Have you ever emerged from the lab, bleary-eyed, blinking dazedly at the sun after spending hours hunched over a lab bench counting endless bacterial colonies or viral plaques?
A necessary evil…
I consider colony/plaque counting one of the necessary evils of working with microorganisms. Necessary because many experiments have an endpoint that requires determining the number of bugs present in a sample; evil because it can be tedious work that strains the eyes.
…but a simple one
A good thing about colony counting is that it is probably one of the simplest assays you will ever perform. It can also be one of the cheapest when performed manually. However, sometimes you are faced with mountains of plates to count and throwing some money and technology at the assay can significantly increase your speed (and save your poor eyes!).
Whichever way you approach colony/plaque counting, we are here to help. Below is a list of tips and a summary of available technologies for making sure you get accurate results efficiently.
Nice plates and accurate dilutions
It may seem silly, but starting with nice plates can make all the difference in an accurate count, whether being done by human or machine. Make sure your agar plates are smooth and free of bubbles. For plaques, make sure you have a nice even monolayer of cells with no clumps.
Even with the aid of technology it’s impossible to count hundreds of colonies/plaques in one dish. Likewise, having only one colony/plaque to count is meaningless. If you can’t predict the results of your experiment, plate several different dilutions- it will save you time in the end.
Tips for Manual Counting
If you are counting manually, make life a littler easier for yourself:
Sit in a comfortable seat with lighting that illuminates the colonies/plaques the best. Putting the plates on a light box can be very helpful.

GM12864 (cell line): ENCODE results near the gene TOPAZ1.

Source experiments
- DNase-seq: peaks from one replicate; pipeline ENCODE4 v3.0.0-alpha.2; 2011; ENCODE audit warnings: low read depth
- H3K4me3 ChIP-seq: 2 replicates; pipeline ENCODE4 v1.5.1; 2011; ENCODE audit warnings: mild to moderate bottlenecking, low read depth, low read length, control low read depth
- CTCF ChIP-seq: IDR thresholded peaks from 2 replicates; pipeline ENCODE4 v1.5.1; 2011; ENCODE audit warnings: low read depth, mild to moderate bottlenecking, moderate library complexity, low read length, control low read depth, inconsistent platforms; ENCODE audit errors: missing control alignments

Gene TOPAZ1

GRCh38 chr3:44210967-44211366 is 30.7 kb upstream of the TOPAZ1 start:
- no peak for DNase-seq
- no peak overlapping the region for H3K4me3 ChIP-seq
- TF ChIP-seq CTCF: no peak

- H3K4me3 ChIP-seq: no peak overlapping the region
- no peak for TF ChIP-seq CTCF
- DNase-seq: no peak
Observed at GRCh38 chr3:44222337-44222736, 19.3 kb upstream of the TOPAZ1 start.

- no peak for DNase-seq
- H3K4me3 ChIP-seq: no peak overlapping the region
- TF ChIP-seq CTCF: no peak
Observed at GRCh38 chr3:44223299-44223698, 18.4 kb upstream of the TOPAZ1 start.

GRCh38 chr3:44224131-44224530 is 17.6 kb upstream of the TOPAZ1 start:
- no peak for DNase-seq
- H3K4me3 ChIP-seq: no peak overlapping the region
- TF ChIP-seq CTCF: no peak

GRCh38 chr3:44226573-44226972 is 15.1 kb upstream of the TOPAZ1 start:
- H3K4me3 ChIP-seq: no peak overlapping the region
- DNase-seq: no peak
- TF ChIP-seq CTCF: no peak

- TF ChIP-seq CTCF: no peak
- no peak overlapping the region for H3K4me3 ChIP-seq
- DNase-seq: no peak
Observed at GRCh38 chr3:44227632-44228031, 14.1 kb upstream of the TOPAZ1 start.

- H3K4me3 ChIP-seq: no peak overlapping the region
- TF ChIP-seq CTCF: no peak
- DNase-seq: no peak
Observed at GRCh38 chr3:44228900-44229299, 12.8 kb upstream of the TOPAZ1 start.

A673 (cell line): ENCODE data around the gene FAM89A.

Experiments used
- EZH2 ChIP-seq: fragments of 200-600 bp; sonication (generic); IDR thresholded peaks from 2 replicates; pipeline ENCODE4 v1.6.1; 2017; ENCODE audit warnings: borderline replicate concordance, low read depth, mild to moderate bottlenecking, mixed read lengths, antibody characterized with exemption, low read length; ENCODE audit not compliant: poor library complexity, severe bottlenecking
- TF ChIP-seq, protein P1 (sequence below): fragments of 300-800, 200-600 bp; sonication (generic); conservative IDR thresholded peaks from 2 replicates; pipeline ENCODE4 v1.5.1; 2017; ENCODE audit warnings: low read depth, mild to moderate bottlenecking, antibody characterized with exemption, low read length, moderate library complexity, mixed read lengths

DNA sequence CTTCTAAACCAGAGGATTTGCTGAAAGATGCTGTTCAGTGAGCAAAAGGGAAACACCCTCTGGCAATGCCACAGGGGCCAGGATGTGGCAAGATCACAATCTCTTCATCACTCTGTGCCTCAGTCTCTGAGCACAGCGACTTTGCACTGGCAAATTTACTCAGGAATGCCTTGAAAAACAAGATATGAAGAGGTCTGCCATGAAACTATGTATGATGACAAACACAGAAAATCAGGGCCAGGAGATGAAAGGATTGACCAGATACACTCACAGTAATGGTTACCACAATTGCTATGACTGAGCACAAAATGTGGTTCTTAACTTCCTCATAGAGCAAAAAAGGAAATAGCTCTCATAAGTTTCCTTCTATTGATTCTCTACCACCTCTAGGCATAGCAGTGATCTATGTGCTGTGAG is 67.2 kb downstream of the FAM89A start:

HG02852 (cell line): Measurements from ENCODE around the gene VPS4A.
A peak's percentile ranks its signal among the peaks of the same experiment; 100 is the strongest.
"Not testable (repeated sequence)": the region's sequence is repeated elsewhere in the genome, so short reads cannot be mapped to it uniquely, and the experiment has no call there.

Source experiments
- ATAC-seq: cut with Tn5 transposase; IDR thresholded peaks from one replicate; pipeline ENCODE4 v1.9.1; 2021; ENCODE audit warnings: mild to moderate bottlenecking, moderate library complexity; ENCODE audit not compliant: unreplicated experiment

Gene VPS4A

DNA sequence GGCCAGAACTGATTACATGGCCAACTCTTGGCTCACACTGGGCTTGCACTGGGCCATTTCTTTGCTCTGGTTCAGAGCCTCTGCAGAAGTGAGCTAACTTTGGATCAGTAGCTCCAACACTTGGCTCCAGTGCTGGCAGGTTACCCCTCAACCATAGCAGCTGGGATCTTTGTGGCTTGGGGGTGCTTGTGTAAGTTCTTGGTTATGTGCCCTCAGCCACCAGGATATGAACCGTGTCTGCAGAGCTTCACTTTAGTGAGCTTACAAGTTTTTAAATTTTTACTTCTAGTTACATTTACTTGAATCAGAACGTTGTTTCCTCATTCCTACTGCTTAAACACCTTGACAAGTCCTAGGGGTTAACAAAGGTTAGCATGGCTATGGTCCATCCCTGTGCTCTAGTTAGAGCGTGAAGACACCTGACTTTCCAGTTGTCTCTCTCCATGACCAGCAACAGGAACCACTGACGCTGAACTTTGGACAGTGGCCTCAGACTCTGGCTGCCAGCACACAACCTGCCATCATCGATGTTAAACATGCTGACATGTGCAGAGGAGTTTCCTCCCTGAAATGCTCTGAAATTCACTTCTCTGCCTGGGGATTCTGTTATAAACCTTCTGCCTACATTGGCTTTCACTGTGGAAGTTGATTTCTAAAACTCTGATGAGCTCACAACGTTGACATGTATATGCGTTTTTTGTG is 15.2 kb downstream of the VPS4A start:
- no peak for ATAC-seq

Divide the plate into grids for ease of counting.
Use a sharp-tipped marker to mark each colony/plaque as you count it.
Use a handheld clicker-counter to help you keep track.
To increase accuracy, count the plate, rotate 90 degrees and count again; or add a second person to confirm each plate’s tally.
For a small investment (<$25; Cole-Parmer) you can buy a digital counter pen that records the number of marks you make according to pressure.
If you are mechanically-inclined, you can put together your own automatic counter, as described by Brugger et al. Essentially you only need something to hold the plates, a camera, a light source and a computer. Other labs have used flatbed scanners to image plates. Once an appropriate image of the plate is captured, free software, (such as MATLAB which is available at www.coccus.eu) can be used to identify and count circular spots.
If you are faced with hundreds of plates to count each day, an automatic counter can make your life a lot easier. Automatic counters can range in cost from $4200-15,000. Basic models just count spots, while fancier models with high-res color cameras can count spots, measure zones of inhibition and provide information on size and shape of the spot. One word of caution: automatic counters can be led astray by imperfect agar, debris, unusual colonies or plaques or even writing on the plate, so it is always wise to validate the system.
Promega’s Colony Counter App
As if your iPhone hasn’t already become an indispensable part of your personal life, it can now be used for colony counting thanks to the Colony Counter App developed by Promega and available at the iTunes store (https://itunes.apple.com/us/app/promega-colony-counter/id620431249?mt=8). This handy app costs only $3.99 and is simple to use. Take a picture of your plate and the app will automatically count the number of spots. You can then refine the count by marking missed colonies or masking out false positives. The app can also automatically average a count across a set of plates.
With these great tips and knowledge of available technologies, you will have no problem saying “Count me in!” the next time you’re asked to count hundreds of plates!
As a dual-degree MD/PhD student I spent two years in the medical school doing classroom learning, now I’m in the lab trying to get a PhD, and then in a few years I’ll return for the last two years of medical school and work in the hospital. In this process, I’ve heard a lot about […]
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